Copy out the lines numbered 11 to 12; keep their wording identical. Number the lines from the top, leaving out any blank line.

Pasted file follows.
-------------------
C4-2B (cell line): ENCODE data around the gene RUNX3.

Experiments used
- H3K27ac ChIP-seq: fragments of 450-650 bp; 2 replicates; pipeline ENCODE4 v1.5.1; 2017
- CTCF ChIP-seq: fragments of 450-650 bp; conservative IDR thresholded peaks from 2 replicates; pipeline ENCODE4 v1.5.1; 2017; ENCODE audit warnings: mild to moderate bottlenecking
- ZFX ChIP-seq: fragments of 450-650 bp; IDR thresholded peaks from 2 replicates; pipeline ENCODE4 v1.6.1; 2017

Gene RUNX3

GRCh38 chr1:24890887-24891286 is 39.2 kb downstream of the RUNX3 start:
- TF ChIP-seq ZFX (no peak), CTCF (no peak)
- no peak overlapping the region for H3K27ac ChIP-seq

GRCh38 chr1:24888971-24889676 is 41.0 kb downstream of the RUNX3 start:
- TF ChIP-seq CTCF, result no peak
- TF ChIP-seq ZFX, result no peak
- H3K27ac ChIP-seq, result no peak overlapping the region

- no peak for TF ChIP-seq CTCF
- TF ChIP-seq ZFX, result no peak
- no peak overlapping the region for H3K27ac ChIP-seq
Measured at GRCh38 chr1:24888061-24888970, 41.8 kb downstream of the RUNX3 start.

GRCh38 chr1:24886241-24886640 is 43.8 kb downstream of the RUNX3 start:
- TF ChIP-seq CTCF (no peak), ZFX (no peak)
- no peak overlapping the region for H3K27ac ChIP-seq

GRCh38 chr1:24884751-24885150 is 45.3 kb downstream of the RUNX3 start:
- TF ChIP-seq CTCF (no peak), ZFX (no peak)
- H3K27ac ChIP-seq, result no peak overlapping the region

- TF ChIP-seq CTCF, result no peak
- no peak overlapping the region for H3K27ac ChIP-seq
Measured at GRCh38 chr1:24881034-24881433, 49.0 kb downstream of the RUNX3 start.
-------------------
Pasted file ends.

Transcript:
- TF ChIP-seq CTCF, result no peak
- TF ChIP-seq ZFX, result no peak